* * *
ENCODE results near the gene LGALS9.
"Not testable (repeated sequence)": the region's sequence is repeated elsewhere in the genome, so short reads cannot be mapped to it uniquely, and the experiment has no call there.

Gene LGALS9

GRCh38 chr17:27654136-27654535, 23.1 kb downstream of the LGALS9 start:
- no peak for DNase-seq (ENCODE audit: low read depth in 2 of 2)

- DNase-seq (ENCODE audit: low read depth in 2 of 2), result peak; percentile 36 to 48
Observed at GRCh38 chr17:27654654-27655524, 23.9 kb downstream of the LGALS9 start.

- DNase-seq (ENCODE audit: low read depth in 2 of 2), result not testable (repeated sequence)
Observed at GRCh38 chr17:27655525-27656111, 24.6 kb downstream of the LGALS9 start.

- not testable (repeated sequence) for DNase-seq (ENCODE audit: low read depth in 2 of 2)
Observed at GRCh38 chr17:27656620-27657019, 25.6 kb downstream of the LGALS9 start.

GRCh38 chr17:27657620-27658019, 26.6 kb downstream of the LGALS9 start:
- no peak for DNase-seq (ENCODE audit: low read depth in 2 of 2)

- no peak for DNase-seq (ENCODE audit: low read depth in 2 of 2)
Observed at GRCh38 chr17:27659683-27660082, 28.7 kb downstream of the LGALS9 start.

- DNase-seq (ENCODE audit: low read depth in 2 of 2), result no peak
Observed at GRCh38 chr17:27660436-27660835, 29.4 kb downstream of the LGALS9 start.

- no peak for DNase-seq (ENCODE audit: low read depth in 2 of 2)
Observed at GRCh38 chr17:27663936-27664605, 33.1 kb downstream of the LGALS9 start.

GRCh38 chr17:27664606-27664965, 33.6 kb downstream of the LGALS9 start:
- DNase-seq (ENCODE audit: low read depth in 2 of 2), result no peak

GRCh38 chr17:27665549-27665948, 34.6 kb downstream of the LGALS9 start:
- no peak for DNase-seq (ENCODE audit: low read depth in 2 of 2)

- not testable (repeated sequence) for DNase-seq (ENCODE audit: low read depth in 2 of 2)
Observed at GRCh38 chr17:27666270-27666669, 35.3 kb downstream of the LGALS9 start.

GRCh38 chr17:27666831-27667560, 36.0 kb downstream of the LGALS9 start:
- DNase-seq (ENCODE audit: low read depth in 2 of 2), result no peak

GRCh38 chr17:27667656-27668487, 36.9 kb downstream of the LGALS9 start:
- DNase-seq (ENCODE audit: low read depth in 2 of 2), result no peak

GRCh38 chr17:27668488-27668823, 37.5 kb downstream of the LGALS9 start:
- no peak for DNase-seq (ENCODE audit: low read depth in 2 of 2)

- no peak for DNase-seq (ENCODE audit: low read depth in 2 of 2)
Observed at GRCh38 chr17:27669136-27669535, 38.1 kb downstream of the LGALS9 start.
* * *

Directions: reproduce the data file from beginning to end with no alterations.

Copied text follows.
ENCODE results near the gene LGALS9.
"Not testable (repeated sequence)": the region's sequence is repeated elsewhere in the genome, so short reads cannot be mapped to it uniquely, and the experiment has no call there.

Gene LGALS9

GRCh38 chr17:27654136-27654535, 23.1 kb downstream of the LGALS9 start:
- no peak for DNase-seq (ENCODE audit: low read depth in 2 of 2)

- DNase-seq (ENCODE audit: low read depth in 2 of 2), result peak; percentile 36 to 48
Observed at GRCh38 chr17:27654654-27655524, 23.9 kb downstream of the LGALS9 start.

- DNase-seq (ENCODE audit: low read depth in 2 of 2), result not testable (repeated sequence)
Observed at GRCh38 chr17:27655525-27656111, 24.6 kb downstream of the LGALS9 start.

- not testable (repeated sequence) for DNase-seq (ENCODE audit: low read depth in 2 of 2)
Observed at GRCh38 chr17:27656620-27657019, 25.6 kb downstream of the LGALS9 start.

GRCh38 chr17:27657620-27658019, 26.6 kb downstream of the LGALS9 start:
- no peak for DNase-seq (ENCODE audit: low read depth in 2 of 2)

- no peak for DNase-seq (ENCODE audit: low read depth in 2 of 2)
Observed at GRCh38 chr17:27659683-27660082, 28.7 kb downstream of the LGALS9 start.

- DNase-seq (ENCODE audit: low read depth in 2 of 2), result no peak
Observed at GRCh38 chr17:27660436-27660835, 29.4 kb downstream of the LGALS9 start.

- no peak for DNase-seq (ENCODE audit: low read depth in 2 of 2)
Observed at GRCh38 chr17:27663936-27664605, 33.1 kb downstream of the LGALS9 start.

GRCh38 chr17:27664606-27664965, 33.6 kb downstream of the LGALS9 start:
- DNase-seq (ENCODE audit: low read depth in 2 of 2), result no peak

GRCh38 chr17:27665549-27665948, 34.6 kb downstream of the LGALS9 start:
- no peak for DNase-seq (ENCODE audit: low read depth in 2 of 2)

- not testable (repeated sequence) for DNase-seq (ENCODE audit: low read depth in 2 of 2)
Observed at GRCh38 chr17:27666270-27666669, 35.3 kb downstream of the LGALS9 start.

GRCh38 chr17:27666831-27667560, 36.0 kb downstream of the LGALS9 start:
- DNase-seq (ENCODE audit: low read depth in 2 of 2), result no peak

GRCh38 chr17:27667656-27668487, 36.9 kb downstream of the LGALS9 start:
- DNase-seq (ENCODE audit: low read depth in 2 of 2), result no peak

GRCh38 chr17:27668488-27668823, 37.5 kb downstream of the LGALS9 start:
- no peak for DNase-seq (ENCODE audit: low read depth in 2 of 2)

- no peak for DNase-seq (ENCODE audit: low read depth in 2 of 2)
Observed at GRCh38 chr17:27669136-27669535, 38.1 kb downstream of the LGALS9 start.